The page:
The Red Wheel is Nobel Prize–winner Aleksandr Solzhenitsyn's multivolume epic work about the Russian Revolution. He spent decades writing about just four of the most important periods, or "nodes.” This is the first time that the monumental March 1917—the third node—has been translated into English. It tells the story of the Russian Revolution itself, during which the Imperial government melts in the face of the mob, and the giants of the opposition also prove incapable of controlling the course of events.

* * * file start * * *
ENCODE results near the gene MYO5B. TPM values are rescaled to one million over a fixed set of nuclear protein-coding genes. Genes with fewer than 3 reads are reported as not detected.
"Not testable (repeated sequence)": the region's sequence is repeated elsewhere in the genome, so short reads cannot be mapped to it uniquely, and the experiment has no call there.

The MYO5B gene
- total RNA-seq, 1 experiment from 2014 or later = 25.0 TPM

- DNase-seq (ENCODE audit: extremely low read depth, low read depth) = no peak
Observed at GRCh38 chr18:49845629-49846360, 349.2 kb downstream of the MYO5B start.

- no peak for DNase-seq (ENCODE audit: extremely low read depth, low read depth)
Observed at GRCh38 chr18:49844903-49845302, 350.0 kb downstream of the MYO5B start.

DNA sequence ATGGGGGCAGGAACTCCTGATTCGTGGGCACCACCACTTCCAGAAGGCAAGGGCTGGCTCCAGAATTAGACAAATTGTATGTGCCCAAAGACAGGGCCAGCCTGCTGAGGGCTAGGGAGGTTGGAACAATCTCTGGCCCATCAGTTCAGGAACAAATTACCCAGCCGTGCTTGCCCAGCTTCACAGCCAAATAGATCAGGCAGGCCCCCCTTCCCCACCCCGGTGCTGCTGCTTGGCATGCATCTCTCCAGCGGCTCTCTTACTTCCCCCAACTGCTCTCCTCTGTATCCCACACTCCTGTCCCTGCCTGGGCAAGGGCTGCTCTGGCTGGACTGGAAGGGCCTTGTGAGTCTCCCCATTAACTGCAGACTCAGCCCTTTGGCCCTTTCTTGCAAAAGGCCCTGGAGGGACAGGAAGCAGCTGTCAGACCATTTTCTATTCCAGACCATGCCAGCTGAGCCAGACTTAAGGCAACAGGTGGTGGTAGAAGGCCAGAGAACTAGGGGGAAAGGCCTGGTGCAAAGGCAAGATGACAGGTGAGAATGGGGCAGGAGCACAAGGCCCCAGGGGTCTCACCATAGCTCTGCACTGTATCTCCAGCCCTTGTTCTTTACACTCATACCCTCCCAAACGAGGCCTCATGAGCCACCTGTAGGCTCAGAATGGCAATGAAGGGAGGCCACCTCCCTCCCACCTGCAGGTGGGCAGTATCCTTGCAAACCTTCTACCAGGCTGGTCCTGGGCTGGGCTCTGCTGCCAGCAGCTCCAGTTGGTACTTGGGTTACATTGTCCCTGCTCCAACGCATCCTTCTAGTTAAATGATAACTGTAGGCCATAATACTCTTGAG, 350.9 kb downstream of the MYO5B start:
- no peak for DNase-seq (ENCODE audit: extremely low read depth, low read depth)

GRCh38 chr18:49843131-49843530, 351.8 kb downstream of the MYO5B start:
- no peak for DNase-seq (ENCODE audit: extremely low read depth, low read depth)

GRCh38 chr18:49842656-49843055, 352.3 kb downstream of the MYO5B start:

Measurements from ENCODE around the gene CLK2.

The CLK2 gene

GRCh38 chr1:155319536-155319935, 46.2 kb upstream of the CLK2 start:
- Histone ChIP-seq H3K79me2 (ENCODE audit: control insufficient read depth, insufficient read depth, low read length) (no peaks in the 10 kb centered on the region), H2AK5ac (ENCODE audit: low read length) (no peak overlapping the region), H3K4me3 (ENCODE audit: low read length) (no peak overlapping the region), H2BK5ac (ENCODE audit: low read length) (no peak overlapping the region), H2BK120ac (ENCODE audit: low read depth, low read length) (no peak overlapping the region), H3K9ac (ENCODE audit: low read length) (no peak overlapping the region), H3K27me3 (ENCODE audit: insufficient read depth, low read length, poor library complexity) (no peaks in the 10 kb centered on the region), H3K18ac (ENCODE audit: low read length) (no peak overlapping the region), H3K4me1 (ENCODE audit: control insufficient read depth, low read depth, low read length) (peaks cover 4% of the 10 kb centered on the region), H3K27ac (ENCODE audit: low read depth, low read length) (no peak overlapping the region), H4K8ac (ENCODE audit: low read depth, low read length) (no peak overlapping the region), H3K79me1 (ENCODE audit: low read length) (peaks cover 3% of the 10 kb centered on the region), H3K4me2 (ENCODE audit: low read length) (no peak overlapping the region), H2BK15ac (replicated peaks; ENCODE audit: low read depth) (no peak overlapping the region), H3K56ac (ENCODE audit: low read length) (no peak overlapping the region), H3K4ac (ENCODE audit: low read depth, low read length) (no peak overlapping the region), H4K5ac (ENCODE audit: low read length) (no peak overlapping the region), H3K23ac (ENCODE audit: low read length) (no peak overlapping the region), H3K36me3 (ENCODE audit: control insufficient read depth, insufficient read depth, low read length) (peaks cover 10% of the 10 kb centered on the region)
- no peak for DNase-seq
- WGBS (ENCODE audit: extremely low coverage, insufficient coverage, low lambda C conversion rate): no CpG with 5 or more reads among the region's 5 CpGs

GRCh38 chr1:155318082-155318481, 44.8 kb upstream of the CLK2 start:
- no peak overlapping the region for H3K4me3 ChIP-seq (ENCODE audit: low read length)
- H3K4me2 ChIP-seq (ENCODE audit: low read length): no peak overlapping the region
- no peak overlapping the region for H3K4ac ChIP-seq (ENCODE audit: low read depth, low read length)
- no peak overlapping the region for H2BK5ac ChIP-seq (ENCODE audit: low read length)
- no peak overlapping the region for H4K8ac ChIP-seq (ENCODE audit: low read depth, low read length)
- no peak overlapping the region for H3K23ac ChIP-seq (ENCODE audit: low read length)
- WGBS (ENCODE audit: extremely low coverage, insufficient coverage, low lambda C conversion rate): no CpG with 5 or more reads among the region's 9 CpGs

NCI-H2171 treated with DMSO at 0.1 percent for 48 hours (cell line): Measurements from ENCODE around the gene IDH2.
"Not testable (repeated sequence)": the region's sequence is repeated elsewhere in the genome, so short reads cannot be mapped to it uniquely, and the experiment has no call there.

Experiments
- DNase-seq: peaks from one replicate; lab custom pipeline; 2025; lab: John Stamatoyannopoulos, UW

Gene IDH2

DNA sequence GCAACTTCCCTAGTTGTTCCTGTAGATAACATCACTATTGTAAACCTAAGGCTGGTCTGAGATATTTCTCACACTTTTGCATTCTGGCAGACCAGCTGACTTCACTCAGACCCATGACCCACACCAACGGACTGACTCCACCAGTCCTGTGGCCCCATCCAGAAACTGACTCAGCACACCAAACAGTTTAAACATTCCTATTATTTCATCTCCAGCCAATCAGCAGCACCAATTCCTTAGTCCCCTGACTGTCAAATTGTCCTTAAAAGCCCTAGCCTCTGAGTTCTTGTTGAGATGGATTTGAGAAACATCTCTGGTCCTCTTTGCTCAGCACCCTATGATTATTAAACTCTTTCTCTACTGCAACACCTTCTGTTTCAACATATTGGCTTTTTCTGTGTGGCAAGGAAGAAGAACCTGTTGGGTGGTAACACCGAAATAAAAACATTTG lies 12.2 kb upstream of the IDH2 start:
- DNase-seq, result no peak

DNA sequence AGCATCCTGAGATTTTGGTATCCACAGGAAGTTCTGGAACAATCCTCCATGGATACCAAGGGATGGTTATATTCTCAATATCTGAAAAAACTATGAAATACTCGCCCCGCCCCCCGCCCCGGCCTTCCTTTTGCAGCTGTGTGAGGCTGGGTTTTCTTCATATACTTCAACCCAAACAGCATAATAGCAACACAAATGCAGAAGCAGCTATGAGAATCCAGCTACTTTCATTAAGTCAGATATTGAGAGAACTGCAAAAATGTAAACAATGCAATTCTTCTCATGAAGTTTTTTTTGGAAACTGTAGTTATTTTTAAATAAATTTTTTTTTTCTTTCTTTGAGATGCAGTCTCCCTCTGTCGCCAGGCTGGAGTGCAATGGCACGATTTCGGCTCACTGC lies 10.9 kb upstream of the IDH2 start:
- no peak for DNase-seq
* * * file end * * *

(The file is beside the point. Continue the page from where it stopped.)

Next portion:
The action of Book 2 (of four) of March 1917 is set during March 13–15, 1917, the Russian Revolution's turbulent second week. The revolution has already won inside the capital, Petrograd. News of the revolution flashes across all Russia through the telegraph system of the Ministry of Roads and Railways. But this is wartime, and the real power is with the army. At Emperor Nikolai II’s order, the Supreme Command sends troops to suppress the revolution in Petrograd. Meanwhile, victory speeches ring out at Petrograd's Tauride Palace. Inside, two parallel power structures emerge: the Provisional Government and the Executive Committee of the Petrograd Soviet of Workers' and Soldiers’ Deputies, which sends out its famous "Order No. 1," presaging the destruction of the army. The troops sent to suppress the Petrograd revolution are halted by the army’s own top commanders. The Emperor is detained and abdicates, and his ministers are jailed and sent to the Peter and Paul Fortress. This sweeping, historical novel is a must-read for Solzhenitsyn's many fans, as well as those interested in twentieth-century history, Russian history and literature, and military history.